In addition to providing up-to-date information, the redesign of the website's content is a step towards the transparency of our current work. For the interested visitor, but also for journalists and researchers, a comprehensive archive of exhibitions and events provides a review of our history and our vision for the future. Our colleagues will report on current projects, offer insight behind the scenes and present special new acquisitions. The accessibility of the library, photo archive and magazine will also be more in focus than before.
The consistent translation of the website into English will do justice to our growing international audience. With this and the expanded content, the website should also be a valuable resource for those who are not able to visit the museum.
Designing and technically implementing the new website was a matter close to my heart, as I already appreciated the Museum for Sepulchral Culture when I was a student in Kassel. The special challenge in developing websites for museums is that the focus is not on the creation and definition of design elements, but rather on the development of a consistent, flexible layout concept and a visual language that arouses curiosity without distracting from the exhibits on display, according to designer and web designer Thorsten Groeger from Hamburg-Altona / www.stilwechsel.de.
Jutta Lange and Tatjana Ahle
Project management Relaunch
Jutta Lange, art historian, is mainly responsible for communication and editing, inter alia, at the Museum for Sepulchral Culture.
Tatjana Ahle, cultural and religious studies and art, has been working at the museum since March 2019; since September 2019 as part of the KiWIT Trainee Program of the Genshagen Foundation.
29. November 2019
The Museum for Sepulchral Culture in Kassel, which opened in 1992, receives 50 percent of the investment costs (total costs 14 million euros) from federal funds, which are necessary for the new concept of the permanent exhibition, energy-saving renovation and expansion of the functional areas. The funds are provided from the budget of the Commissioner for Culture and Media, Minister of State Prof. Monika Grütters.
Prof. Monika Grütters: "The Museum for Sepulchral Culture lives from its unusual issue. It has thus developed into an extraordinary place of culture and remembrance and impressively proves that the themes of dying, death, mourning and burial are an integral part of our culture. With this elementary topic, the museum appeals to all of us without distinction. When it comes to the great question of the beginning and end of life, to thoughtfulness, contemplation and transcendence, it always touches its visitors deeply. Because of the importance of this theme, the Swiss Confederation is happy to participate in the renovation of the museum."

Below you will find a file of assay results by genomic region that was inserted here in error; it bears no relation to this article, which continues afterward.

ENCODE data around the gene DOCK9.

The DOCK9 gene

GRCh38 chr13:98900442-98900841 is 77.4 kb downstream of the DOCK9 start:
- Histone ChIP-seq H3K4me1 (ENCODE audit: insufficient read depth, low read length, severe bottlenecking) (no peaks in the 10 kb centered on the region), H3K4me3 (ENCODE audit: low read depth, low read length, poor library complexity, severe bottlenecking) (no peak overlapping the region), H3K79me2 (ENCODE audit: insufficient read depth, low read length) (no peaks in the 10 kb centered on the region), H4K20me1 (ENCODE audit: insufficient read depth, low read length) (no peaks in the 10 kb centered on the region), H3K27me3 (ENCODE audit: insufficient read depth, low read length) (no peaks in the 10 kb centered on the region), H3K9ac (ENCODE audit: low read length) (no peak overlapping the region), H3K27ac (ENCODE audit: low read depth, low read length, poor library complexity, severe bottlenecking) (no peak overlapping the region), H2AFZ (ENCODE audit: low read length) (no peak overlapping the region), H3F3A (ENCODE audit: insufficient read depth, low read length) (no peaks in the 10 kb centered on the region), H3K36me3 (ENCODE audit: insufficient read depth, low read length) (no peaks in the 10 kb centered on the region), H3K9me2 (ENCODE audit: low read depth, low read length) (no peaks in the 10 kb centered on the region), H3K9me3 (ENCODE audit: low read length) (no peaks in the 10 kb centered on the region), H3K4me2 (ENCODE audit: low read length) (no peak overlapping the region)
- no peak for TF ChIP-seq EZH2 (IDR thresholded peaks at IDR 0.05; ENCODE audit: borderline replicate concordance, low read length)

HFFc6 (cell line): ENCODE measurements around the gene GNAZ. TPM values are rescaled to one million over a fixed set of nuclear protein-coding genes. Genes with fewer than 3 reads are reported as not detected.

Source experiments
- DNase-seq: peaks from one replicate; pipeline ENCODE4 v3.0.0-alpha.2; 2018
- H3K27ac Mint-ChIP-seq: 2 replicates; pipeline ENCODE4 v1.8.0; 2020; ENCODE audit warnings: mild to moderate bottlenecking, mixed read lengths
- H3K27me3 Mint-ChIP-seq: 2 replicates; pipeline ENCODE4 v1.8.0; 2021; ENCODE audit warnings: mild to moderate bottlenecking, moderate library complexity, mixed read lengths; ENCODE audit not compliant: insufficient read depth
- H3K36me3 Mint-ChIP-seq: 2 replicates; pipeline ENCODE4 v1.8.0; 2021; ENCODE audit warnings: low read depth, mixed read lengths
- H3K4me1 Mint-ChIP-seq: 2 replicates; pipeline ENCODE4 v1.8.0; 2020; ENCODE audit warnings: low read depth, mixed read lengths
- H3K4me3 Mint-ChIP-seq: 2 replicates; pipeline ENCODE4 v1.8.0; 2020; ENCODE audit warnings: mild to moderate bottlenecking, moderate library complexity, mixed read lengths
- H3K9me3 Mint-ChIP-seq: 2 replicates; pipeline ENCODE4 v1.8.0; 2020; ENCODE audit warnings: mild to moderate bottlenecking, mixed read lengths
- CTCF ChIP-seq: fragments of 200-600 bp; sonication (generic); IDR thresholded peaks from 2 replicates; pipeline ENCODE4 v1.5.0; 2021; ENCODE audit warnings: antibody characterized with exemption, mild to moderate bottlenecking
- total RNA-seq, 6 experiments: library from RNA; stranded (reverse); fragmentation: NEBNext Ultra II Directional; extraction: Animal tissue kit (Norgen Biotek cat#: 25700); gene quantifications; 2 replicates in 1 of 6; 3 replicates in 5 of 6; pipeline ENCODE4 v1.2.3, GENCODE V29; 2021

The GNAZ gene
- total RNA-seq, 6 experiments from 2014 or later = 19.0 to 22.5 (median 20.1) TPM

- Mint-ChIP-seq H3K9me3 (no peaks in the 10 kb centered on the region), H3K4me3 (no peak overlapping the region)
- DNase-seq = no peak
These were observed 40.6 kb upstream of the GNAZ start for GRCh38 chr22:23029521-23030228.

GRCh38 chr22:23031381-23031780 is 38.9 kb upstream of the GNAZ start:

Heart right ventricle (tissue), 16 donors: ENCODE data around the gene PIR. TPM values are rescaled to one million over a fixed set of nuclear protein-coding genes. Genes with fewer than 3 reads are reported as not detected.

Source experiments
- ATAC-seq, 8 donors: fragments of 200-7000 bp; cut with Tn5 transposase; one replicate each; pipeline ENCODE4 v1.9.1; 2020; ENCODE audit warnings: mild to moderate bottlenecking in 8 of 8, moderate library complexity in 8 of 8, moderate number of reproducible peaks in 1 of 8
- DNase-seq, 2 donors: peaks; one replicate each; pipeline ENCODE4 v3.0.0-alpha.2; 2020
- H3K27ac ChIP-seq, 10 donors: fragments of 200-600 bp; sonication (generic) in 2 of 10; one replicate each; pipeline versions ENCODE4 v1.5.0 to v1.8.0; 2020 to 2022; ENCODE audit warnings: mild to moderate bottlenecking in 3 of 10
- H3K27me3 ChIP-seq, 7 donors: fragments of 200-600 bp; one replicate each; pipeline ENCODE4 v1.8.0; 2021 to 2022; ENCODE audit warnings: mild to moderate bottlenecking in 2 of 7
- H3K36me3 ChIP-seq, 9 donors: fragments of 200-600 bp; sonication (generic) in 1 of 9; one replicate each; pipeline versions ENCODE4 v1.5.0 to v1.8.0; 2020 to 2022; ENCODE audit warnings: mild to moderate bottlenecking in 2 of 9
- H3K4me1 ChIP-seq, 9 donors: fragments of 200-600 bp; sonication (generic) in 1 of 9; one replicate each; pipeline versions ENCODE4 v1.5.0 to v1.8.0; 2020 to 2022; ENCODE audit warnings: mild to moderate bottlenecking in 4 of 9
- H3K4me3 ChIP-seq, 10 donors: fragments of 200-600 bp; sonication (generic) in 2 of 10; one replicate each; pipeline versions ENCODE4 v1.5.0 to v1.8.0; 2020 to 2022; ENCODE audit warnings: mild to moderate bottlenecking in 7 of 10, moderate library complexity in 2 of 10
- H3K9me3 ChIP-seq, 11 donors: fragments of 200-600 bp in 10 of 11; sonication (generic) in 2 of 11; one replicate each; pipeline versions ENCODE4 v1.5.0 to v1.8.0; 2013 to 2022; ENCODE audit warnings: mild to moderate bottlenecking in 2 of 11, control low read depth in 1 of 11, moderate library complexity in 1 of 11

The Museum for Sepulchral Culture has existed as a cultural institution of national importance since 1992 and was affiliated to the Central Institute for Sepulchral Culture, which was founded in 1979. The museum focuses on the topic of funeral culture and illustrates continuities and breaks in dealing with dying, death, burial, mourning and remembrance. Architecturally, the museum consists of the historical existing building – the former shed of the Henschel villas (1903/1904) – and the adjoining new museum building, which combines both units into a significant ensemble in terms of urban development.
After almost three decades of operation, this unique museum needs a new concept for its permanent exhibition that reflects the current state of social discourse and scientific research. In addition, a fundamental renovation is required, and in particular an elementary improvement of the air conditioning and ventilation technology to meet the energy and conservation requirements of contemporary museum operations.
Director Dr. Dirk Pörschmann: "The fact that our museum is now receiving financial support for the urgently needed updates to the permanent exhibition and the renovation and extension work is a great fortune and a credit to the whole team. In many years of creative and constant work, the Museum for Sepulchral Culture has established itself as a unique institution nationwide. We work for society by bringing the themes of dying, death, burial and mourning into people's consciousness in a variety of ways."
The new conception of the content conveys the multifaceted relationship between man and death. This is illustrated in particular against the background of demographic development and migration movements by current multicultural, ethical, sociological, medical, socio-psychological, theological and scientific aspects in dealing with dying and death.